Then came the subsequent ideology, young people do not believe in marriage. As is presented above, young people did take the other route, Marriage became secondary. But is that true? Did young people stop believing in the institution of marriage? What has lent support to these claims? In a recent poll by yours truly, it indicated that young people are really, not afraid of marriage. On Facebook, 30% of the persons taking the poll said they were afraid of marriage as compared to those taking the poll on Instagram, which came in at a whopping 19%. Just last year alone, a year hit by a global pandemic, we were taken aback by just how many marriages they usually have in a year. Matter of fact, the notions of big weddings are no longer a thing. It is clear that when persons want to marry someone, they would go above and beyond to ensure the end goal is accomplished.
Last year, I saw no weddings, literally none, that involved persons over the ages of 40 years. That is huge since I have over 5000 friends and 389 followers just on Facebook alone, and over 1000 followers on Instagram. A profile that consists of all kinds of famous Guyanese personalities that share amazing products. Photographers etc all shared the wedding photos they took of couples that enjoyed a special day. Over 20 weddings, all involved persons under the ages of 30. In just my marriage, the oldest person is 26 years old, my wife, 21 years of age. The latest wedding, Osrick and Breanna, a son of Linden as well, the oldest person is 25 years old or younger; young people are getting married. And they are doing so in droves as well. I can safely say, based on what I saw in the past year, that 2 in 3 marriages locally involve a couple who both are below 30 years old.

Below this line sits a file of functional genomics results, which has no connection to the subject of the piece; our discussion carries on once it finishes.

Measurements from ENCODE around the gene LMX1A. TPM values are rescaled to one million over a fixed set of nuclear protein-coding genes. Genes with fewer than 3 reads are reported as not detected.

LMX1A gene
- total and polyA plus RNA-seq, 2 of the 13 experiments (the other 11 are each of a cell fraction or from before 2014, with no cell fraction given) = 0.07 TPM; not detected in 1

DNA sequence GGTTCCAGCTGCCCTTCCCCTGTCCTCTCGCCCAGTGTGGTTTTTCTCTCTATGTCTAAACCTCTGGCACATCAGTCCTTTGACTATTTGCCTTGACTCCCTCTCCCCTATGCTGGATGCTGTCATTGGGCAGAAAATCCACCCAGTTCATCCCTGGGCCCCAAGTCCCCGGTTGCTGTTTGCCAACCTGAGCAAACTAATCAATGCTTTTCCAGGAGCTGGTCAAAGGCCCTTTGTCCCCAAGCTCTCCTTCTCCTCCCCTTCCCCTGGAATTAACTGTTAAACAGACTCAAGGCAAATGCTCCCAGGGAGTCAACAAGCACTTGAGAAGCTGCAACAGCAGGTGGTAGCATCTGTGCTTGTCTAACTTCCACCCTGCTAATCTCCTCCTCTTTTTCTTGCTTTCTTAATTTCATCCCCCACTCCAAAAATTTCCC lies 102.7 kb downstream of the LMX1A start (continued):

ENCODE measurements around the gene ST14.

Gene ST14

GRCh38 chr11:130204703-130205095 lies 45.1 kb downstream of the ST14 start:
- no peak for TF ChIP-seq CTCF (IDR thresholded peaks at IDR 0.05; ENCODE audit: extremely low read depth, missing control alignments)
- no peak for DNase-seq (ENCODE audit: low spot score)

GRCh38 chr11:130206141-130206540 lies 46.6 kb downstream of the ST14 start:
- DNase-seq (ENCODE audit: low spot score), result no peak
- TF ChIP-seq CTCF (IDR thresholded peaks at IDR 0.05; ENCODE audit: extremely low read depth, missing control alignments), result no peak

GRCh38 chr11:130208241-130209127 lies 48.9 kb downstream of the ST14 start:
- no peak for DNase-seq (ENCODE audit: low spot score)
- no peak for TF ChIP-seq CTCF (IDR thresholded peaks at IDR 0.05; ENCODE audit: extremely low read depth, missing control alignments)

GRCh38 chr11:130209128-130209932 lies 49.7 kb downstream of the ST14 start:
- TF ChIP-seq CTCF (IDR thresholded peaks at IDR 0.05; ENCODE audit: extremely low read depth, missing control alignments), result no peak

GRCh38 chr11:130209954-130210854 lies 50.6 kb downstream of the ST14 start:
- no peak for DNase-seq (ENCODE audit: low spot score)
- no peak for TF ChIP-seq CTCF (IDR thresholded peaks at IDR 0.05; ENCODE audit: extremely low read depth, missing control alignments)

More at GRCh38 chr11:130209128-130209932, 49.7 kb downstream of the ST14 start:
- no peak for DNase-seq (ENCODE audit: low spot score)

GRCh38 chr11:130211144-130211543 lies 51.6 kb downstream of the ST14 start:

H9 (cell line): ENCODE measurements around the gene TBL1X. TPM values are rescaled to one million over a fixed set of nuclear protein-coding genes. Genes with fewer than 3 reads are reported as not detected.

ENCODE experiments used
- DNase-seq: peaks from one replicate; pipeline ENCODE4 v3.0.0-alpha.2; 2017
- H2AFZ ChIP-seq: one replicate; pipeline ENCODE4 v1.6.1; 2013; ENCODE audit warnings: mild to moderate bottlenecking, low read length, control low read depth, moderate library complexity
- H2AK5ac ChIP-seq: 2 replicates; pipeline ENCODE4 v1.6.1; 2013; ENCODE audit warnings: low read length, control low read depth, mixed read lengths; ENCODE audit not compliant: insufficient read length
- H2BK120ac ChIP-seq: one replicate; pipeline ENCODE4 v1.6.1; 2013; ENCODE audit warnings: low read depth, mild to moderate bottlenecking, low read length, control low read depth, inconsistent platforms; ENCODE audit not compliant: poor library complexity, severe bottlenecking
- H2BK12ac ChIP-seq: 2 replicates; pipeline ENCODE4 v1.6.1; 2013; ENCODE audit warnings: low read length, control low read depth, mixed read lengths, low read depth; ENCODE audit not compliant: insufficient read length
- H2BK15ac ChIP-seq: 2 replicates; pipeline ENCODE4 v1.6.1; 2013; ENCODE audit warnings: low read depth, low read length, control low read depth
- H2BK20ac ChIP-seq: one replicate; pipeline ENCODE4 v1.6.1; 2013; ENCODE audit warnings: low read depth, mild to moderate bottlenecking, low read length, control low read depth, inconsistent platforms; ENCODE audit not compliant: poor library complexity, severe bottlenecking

But here is another position – young people are so afraid of failure, they partake not, in things which they know for certain they cannot guarantee ‘success’ 100%. This idea, though driven somewhat by a music industry and Hollywood that pushes this utopian idea of life, bars persons from the institution. Because they cannot guarantee that someone would be with them forever, regardless of their differences in the union, persons rather just not go through with marriage. In sociology, we call this ‘risk consciousness’. Also, there is an obvious stigma attached to persons who are divorced, especially women. If your spouse cheats on you, you can walk away almost unscathed by the fact. Though your esteem might be down a bit by the ordeal, you can get back on your feet with little to no stigma attached. In marriages, if you are cheated on, it would appear that you are just not enough. Persons look down on you and even openly laugh at your shame. Eventually, after the divorce, that stigma remains, perhaps even after you tell your side of the story too. The last thing I want to mention about why young people are so afraid of marriage, is the fact that so many married couples are out having extra-marital affairs (and these oftentimes include young girls). The young girls seeing this directly, are encouraged not to get married for seeing how the woman’s husband (s) are going after them. And not wanting that to befall them, opts to stay single throughout or until that notion changes. But it is not that they are afraid of marriage, they are mostly afraid of the divorce that ensues. The reasons for the divorce along with the stigma attached. In short, It’s the Divorce for them!
Did I mention that 81% of persons taking the polls said they were afraid of Divorce on Instagram as compared to 70% on the Facebook polls?